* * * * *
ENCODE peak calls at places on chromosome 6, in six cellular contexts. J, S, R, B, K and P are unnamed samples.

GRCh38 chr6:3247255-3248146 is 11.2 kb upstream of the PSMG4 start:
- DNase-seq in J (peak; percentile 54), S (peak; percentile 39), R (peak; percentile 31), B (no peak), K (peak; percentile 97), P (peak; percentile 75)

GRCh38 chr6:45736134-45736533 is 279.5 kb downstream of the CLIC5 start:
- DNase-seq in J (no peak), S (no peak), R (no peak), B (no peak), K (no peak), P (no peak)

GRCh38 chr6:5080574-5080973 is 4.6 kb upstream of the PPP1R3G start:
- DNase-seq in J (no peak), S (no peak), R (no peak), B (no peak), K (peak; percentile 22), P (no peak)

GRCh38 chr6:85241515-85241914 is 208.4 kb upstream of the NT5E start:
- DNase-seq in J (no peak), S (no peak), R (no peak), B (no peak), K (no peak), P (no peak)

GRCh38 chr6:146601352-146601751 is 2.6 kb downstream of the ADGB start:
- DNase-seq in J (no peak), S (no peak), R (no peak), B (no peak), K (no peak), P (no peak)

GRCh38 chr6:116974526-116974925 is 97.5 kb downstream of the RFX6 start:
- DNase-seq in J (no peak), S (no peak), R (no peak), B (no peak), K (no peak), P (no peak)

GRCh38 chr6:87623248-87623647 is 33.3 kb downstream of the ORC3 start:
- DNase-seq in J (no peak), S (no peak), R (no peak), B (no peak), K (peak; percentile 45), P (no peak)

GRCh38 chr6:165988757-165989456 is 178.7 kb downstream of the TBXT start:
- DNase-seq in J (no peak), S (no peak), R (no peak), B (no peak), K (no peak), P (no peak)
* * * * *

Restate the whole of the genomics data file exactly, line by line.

ENCODE peak calls at places on chromosome 6, in six cellular contexts. J, S, R, B, K and P are unnamed samples.

GRCh38 chr6:3247255-3248146 is 11.2 kb upstream of the PSMG4 start:
- DNase-seq in J (peak; percentile 54), S (peak; percentile 39), R (peak; percentile 31), B (no peak), K (peak; percentile 97), P (peak; percentile 75)

GRCh38 chr6:45736134-45736533 is 279.5 kb downstream of the CLIC5 start:
- DNase-seq in J (no peak), S (no peak), R (no peak), B (no peak), K (no peak), P (no peak)

GRCh38 chr6:5080574-5080973 is 4.6 kb upstream of the PPP1R3G start:
- DNase-seq in J (no peak), S (no peak), R (no peak), B (no peak), K (peak; percentile 22), P (no peak)

GRCh38 chr6:85241515-85241914 is 208.4 kb upstream of the NT5E start:
- DNase-seq in J (no peak), S (no peak), R (no peak), B (no peak), K (no peak), P (no peak)

GRCh38 chr6:146601352-146601751 is 2.6 kb downstream of the ADGB start:
- DNase-seq in J (no peak), S (no peak), R (no peak), B (no peak), K (no peak), P (no peak)

GRCh38 chr6:116974526-116974925 is 97.5 kb downstream of the RFX6 start:
- DNase-seq in J (no peak), S (no peak), R (no peak), B (no peak), K (no peak), P (no peak)

GRCh38 chr6:87623248-87623647 is 33.3 kb downstream of the ORC3 start:
- DNase-seq in J (no peak), S (no peak), R (no peak), B (no peak), K (peak; percentile 45), P (no peak)

GRCh38 chr6:165988757-165989456 is 178.7 kb downstream of the TBXT start:
- DNase-seq in J (no peak), S (no peak), R (no peak), B (no peak), K (no peak), P (no peak)